Thursday, December 14, 2006

So You Want To Write A Book? Lesson 4

The blog is back! Please forgive me for the lapse in time. A lot of changes in my hosting and then my old url got taken over by spammers! New address, but we're here. Bookmark our new address and again accept our apologies for the hiatus!

What a busy 2006! Things sure moved fast and furious at publishers and magazines back in New York. It’s called the shuffle. Lots of editors moved to different publications. And a lot of editors are headed out for their Christmas break until January. At which time, all these editors will be looking at new pitches. So let’s jump back in to our series.

The last time we discussed proposals, we covered fresh ideas, title brainstorming, and proposal reference books. Hopefully, you’re going through some of those references and have figured out the basic premise of your book idea.

Today, we’re going to talk about the basic pieces of a book proposal.

Cover letter (query)

A cover letter is the most important piece of your proposal and should probably only be roughed out at the beginning. Save the final edit for last, because it's your first impression! And the most important, thus should be last.

The Proposal

The proposal itself has many components, and I'm going to run through them quickly in this post.


The Big Idea, in capsule form. You're showing that the book idea is meaningful, special, interesting, and marketable; that it can be a cohesive book-length work. Remember, writing small like this is harder than writing the book.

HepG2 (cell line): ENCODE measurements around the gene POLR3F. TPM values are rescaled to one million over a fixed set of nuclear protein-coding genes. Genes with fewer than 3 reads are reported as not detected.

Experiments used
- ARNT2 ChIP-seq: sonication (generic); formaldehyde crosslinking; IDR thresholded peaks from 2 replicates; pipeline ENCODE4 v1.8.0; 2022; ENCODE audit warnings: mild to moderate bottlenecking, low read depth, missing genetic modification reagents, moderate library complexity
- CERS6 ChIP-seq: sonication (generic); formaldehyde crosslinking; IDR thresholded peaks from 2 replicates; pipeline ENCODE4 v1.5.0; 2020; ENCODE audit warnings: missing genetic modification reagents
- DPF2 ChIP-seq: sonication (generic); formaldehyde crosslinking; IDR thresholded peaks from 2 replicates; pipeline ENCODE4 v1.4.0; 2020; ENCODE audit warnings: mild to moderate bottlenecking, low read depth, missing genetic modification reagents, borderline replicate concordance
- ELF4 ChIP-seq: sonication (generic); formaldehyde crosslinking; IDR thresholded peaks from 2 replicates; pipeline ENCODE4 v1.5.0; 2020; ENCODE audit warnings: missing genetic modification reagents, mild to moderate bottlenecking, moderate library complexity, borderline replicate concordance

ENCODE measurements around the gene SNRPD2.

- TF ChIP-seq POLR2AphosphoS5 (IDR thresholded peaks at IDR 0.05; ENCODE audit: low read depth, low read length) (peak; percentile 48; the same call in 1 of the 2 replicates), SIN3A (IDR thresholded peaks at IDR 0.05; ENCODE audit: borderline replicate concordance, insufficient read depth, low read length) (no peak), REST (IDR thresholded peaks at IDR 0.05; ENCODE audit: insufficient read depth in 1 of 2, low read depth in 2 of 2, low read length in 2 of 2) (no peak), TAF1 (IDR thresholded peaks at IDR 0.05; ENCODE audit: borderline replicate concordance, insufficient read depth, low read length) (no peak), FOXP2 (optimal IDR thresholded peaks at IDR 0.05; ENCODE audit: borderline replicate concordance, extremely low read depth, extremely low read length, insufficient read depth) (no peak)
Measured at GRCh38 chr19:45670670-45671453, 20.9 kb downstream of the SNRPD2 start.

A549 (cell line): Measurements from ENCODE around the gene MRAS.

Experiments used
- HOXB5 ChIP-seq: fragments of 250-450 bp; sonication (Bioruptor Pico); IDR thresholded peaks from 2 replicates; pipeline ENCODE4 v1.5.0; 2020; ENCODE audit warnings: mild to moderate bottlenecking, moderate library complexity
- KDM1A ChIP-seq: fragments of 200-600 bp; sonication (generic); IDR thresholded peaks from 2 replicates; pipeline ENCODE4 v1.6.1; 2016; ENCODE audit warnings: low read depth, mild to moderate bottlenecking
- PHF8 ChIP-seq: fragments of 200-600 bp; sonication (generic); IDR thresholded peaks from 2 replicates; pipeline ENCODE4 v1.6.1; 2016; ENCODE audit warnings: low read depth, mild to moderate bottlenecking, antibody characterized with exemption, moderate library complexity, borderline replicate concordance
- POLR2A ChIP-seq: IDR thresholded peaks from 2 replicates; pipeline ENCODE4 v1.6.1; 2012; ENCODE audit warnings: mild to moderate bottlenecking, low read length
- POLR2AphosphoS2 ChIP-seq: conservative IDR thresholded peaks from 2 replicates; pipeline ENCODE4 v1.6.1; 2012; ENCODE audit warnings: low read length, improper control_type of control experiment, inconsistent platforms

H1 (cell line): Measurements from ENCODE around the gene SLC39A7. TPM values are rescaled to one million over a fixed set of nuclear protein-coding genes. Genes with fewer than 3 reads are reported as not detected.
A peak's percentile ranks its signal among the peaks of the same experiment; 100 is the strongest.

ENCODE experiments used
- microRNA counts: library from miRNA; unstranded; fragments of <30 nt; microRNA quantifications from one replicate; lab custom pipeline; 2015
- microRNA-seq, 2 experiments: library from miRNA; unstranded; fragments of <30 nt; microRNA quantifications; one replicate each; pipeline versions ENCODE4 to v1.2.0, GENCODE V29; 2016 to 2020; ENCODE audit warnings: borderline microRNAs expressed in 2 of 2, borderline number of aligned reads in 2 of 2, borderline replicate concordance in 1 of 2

How is the book going to be organized


Who's out there doing the same thing, or doing something similar and how does your stand out?


How do you intend to market this book? Any immediately strategies come to mind?


When is the book going to be finished?


What makes you the right person to write this book?


Anybody read the book idea and love it? Not your family and friends, please. Think published authors, experts, or celebrities.

Supporting materials

Are people really interested in this book idea? Has it been covered in the news or in a magazine article? If the exact idea has already been on Oprah . . . well now. The point is that not a LOT of people have already heard the information, but that it's on the upward motion to becoming something people will be talking about. See the difference? Everybody already knows about the Dunstan Baby Language, so a book on your baby language might be a hard sell, or not. Depends on how you package your idea.

So with that overview, please do check out Eric Maisel's book "The Art of the Book Proposal: From Focused Idea to Finished Proposal" and stay tuned as we start what Eric calls "chunking" in our next post.

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